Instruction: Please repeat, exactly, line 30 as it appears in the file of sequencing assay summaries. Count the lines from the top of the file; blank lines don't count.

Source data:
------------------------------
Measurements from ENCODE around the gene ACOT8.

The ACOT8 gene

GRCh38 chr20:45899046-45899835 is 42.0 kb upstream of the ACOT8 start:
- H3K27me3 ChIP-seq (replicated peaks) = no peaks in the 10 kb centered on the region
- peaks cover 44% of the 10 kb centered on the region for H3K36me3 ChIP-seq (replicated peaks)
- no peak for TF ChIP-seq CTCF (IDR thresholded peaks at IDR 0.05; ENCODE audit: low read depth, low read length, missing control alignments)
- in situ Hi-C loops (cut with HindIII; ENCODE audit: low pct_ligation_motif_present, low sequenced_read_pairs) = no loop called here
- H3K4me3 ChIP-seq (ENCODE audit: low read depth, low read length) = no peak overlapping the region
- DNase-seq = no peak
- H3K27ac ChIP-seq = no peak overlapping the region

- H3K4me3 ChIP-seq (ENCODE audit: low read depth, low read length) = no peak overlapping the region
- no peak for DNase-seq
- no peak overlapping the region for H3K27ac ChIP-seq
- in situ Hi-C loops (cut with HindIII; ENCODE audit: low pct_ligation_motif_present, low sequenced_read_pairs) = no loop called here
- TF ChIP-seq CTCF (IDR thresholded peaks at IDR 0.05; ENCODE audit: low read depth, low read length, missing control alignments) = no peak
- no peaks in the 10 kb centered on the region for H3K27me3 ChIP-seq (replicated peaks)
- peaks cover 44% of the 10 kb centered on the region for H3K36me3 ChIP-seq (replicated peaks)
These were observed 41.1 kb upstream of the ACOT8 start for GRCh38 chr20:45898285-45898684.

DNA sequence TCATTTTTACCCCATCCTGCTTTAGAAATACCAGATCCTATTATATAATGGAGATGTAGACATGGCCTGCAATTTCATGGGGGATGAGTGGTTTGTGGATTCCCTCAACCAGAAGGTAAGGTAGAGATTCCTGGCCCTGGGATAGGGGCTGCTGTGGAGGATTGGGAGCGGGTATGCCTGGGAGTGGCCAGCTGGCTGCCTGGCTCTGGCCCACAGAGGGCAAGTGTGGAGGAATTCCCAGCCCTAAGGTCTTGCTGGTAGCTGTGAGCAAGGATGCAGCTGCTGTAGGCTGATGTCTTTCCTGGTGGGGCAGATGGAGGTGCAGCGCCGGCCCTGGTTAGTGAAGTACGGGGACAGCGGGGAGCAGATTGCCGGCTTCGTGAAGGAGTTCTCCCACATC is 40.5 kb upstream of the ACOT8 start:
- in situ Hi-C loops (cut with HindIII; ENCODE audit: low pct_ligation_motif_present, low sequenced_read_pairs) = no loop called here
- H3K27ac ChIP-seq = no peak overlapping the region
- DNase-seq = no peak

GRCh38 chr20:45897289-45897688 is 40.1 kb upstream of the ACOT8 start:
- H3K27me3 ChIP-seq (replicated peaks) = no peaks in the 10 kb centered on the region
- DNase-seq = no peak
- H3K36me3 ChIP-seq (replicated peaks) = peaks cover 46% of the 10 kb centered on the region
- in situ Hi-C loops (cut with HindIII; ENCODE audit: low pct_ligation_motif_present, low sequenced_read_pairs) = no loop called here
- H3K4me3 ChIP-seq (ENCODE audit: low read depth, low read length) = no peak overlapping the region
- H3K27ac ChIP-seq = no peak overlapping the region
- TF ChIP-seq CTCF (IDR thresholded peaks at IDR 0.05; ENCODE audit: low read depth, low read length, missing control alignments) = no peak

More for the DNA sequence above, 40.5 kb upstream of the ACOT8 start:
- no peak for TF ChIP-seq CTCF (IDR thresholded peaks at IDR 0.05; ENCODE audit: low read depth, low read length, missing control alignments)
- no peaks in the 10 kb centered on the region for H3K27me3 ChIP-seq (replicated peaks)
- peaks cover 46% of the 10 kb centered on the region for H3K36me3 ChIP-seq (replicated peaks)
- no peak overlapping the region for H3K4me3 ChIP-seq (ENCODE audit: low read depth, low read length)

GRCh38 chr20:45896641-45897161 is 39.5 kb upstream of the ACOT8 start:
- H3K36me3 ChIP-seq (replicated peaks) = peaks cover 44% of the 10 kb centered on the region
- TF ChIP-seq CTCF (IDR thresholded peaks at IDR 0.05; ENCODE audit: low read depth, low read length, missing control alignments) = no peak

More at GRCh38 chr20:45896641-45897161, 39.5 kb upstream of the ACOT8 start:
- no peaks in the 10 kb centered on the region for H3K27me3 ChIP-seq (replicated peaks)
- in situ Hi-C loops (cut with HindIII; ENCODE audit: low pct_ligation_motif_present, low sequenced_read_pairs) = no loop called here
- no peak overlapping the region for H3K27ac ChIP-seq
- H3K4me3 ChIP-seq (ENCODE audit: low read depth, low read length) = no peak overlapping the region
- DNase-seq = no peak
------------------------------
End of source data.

- TF ChIP-seq CTCF (IDR thresholded peaks at IDR 0.05; ENCODE audit: low read depth, low read length, missing control alignments) = no peak